Of the 24 outages, Hayes said 22 were caused by a component or system owned by Cerner and two were caused by the Department of Defense, which implements a similar Cerner system at its medical facilities that share the database. in VA. Of the 48 demotions, he said, 29 were caused by Cerner, 15 by the Department of Defense and four by the VA. Cerner was acquired by Oracle for $28.3 billion in a deal that closed in June, making it a division of the tech giant.

In response to The Spokesman-Review’s reporting, top Democrats on the House and Senate VA committees sent questions to VA Secretary Denis McDonough on June 7 asking for detailed information about each of the incidents described. by Adirim on June 21. A spokesman for the House VA Committee’s Democratic staff, Miguel Salazar, said the committee agreed to give VA officials until July 1 to provide answers. Despite that extension, Salazar confirmed, the VA has not responded since July 19.

Bilendy, the urgent care nurse, said the system has stopped working so often that Mann-Grandstaff employees know what they need to do.

“We panicked a little the first two or three times,” he said. “But now, ‘Cerner is down,’ and we’re starting to fill in the pieces of paper.”

But he stressed that not accessing the system limits what health care providers can do, leaving them without access to a patient’s medical history and other important information. It also means they have to enter handwritten records into the system when they can access them again.

“We are so confident in this system that, if it decides to fail, it will fail,” Bilendy said. “We have solutions, but they are not effective. Basically you have to give people the care they need and the documentation falls by the wayside.

Five other Mann-Grandstaff clinicians, who asked not to be named for fear of retaliation, corroborated Bilendy’s description of the computer problems and their impact.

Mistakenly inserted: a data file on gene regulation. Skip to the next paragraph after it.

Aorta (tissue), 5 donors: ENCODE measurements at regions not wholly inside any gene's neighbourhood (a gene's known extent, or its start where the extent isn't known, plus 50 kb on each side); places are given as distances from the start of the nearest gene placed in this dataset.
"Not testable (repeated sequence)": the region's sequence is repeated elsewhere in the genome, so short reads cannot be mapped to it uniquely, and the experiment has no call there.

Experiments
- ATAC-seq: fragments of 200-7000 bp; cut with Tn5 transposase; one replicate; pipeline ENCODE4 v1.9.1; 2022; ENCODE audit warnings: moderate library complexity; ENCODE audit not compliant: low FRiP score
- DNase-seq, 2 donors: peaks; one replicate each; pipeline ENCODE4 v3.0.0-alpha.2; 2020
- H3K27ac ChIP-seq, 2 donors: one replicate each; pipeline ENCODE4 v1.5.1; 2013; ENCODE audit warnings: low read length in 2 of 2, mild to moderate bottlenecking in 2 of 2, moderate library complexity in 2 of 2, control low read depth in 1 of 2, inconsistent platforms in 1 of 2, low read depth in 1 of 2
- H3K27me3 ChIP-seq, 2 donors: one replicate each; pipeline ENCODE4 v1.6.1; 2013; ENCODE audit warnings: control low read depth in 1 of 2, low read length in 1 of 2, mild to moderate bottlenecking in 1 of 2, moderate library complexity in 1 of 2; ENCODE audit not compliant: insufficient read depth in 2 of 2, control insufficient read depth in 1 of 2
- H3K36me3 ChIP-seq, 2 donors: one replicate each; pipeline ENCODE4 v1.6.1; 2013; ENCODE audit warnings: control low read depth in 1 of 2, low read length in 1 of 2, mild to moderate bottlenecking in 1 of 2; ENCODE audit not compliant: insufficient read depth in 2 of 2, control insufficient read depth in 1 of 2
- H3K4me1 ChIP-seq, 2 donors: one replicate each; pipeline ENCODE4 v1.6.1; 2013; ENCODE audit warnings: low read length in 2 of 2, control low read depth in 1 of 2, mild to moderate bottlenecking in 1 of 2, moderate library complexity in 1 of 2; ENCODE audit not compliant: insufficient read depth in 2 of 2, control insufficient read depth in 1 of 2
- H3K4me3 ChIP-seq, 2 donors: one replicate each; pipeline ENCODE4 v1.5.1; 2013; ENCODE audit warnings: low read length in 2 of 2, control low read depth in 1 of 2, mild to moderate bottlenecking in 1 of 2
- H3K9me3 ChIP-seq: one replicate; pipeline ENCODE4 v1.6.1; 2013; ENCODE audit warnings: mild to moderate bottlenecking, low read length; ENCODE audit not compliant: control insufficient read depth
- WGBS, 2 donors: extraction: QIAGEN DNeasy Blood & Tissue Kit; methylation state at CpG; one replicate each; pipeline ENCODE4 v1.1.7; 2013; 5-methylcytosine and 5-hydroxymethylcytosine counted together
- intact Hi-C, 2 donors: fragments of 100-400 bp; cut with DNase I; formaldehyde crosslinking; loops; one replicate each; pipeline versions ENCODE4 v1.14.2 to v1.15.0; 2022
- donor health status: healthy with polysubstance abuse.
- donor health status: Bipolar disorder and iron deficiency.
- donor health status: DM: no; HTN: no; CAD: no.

Cerner, now known as Oracle Cerner, is required to meet contractual obligations for “uptime,” the percentage of time when the system is working. Hayes provided numbers showing 100% uptime in October 2021, January 2022 and February 2022. That number fell to more than 97% in March, well below the industry standard, but still didn’t catch the most of the problems faced by employees at Mann-Grandstaff and the other VA facilities that use the system.

In October 2021, when the uptime was officially 100%, an incident occurred where users who had logged out of the system could no longer log in, according to an internal document. When asked about that incident and others that the VA apparently doesn’t count as downtime, Hayes declined to say how the department classifies those incidents. He said VA officials could not verify the incidents listed in the internal document, because they “didn’t recognize the terminology used in the spreadsheet.”

While all “major degradation events” are tracked by the VA, Hayes said, the department does not track every incident that causes health care workers to use “downtime procedures,” a decision left to each director of medical center

Deborah Hellinger, Oracle’s senior vice president for corporate communications, said in a statement that the company is “confident that the VA system will be the standard bearer for the industry.”

“We have not discovered anything since the completion of the Cerner acquisition that causes us to waver from that conviction,” he said. “We have fixed the issues that caused previous losses, and we expect to overcome any subsequent obstacles with the same urgency and skill.”

The Senate VA Committee will hold a hearing Wednesday on the Cerner system rollout with Adirim and other VA officials scheduled to testify, along with an Oracle executive and a representative from the Office of the Inspector General. General of the VA.